Thursday, November 14, 2013

What is Stephen V. Ash reading?

The current featured contributor at Writers Read: Stephen V. Ash, author of A Massacre in Memphis: The Race Riot That Shook the Nation One Year After the Civil War.

His entry begins:
Although I’m a historian, when I read for pleasure I’m more likely to pick up a novel than a work of history; and when I do pick up a work of history, it’s usually not one in my field (American Civil War and Reconstruction).

The most interesting book I’ve read lately, which caught my eye as I was roaming the aisles of a used-book store, is neither fiction nor history. It’s a work of journalism published more than half a century ago: Black Like Me by John Howard Griffin.

In 1959, as the Civil Rights crisis roiled the South, Griffin--a white magazine reporter--conceived the daring idea of...[read on]
About A Massacre in Memphis, from the publisher:
An unprecedented account of one of the bloodiest and most significant racial clashes in American history

In May 1866, just a year after the Civil War ended, Memphis erupted in a three-day spasm of racial violence that saw whites rampage through the city’s black neighborhoods. By the time the fires consuming black churches and schools were put out, forty-six freed people had been murdered. Congress, furious at this and other evidence of white resistance in the conquered South, launched what is now called Radical Reconstruction, policies to ensure the freedom of the region’s four million blacks—and one of the most remarkable experiments in American history.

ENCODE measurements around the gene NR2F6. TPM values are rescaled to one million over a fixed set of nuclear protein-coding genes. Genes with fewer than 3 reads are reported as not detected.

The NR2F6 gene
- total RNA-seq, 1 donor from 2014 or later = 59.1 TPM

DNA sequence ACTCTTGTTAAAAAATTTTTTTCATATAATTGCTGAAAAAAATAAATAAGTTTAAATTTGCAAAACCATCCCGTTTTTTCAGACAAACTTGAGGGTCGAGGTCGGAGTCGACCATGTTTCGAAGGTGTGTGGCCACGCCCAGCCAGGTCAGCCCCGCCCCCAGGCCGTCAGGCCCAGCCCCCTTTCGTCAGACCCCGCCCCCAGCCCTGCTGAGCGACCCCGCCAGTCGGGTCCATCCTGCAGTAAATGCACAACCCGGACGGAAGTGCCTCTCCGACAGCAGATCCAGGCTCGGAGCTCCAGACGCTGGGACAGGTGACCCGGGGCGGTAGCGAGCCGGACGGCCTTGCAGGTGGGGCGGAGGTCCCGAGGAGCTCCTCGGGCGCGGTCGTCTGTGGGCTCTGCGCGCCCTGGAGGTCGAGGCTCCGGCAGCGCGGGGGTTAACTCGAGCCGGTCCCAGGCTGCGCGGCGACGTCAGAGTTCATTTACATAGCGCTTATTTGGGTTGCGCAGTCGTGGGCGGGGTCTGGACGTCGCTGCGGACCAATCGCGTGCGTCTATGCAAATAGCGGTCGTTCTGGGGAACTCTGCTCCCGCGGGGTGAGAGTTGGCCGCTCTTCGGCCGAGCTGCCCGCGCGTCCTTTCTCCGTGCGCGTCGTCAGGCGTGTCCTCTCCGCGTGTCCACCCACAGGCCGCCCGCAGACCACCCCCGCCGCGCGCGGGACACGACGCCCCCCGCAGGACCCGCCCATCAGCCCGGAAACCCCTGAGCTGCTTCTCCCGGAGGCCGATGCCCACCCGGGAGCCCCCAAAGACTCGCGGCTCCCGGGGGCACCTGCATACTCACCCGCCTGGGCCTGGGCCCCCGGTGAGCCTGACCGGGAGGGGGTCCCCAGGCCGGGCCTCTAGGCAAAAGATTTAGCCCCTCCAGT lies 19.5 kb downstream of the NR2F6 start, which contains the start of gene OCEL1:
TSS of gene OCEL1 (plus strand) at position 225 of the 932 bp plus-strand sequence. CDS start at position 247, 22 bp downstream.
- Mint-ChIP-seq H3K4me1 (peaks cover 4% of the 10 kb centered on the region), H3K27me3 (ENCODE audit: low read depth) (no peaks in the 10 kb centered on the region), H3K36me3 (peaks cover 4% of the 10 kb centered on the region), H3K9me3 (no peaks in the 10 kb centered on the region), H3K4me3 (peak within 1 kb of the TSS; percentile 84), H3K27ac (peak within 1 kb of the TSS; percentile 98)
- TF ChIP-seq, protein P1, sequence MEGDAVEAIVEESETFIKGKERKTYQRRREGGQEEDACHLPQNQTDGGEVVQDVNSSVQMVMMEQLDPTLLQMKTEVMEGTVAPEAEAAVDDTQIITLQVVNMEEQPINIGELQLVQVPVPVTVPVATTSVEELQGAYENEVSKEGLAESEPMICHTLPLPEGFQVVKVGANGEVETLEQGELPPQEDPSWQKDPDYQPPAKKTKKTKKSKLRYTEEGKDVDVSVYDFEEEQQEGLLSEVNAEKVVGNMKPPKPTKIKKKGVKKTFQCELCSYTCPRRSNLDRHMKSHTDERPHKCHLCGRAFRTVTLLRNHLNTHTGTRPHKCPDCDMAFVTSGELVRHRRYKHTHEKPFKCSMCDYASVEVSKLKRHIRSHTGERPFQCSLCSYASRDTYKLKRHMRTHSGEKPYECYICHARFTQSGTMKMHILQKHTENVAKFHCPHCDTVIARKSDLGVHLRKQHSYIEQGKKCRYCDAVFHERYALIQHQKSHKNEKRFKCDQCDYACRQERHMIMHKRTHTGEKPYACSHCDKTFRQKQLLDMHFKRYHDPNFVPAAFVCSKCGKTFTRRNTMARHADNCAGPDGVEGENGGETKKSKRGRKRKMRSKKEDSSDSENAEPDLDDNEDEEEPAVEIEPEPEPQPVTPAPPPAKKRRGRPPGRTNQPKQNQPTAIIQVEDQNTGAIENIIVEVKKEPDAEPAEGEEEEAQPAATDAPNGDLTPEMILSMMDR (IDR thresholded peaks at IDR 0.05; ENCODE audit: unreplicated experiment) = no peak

Stephen V. Ash’s A Massacre in Memphis is a portrait of a Southern city that opens an entirely new view onto the Civil War and its aftermath. A momentous national event, the riot is also remarkable for being “one of the best-documented episodes of the American nineteenth century.” Yet Ash is the first to mine the sources available to full effect. Bringing postwar Memphis to vivid life, he takes us among newly arrived Yankees, former Rebels, boisterous Irish immigrants, and striving freed people, and shows how Americans of the period worked, prayed, expressed their politics, and imagined the future. And how they died: Ash’s harrowing and profoundly moving present-tense narration of the riot has the immediacy of the best journalism.

Told with nuance, grace, and a quiet moral passion, A Massacre in Memphis is Civil War–era history like no other.
Stephen V. Ash is a professor emeritus of history at the University of Tennessee. He is the author of Firebrand of Liberty, A Year in the South, and other books on the Civil War era.

The Page 99 Test: Firebrand of Liberty.

Writers Read: Stephen V. Ash.

--Marshal Zeringue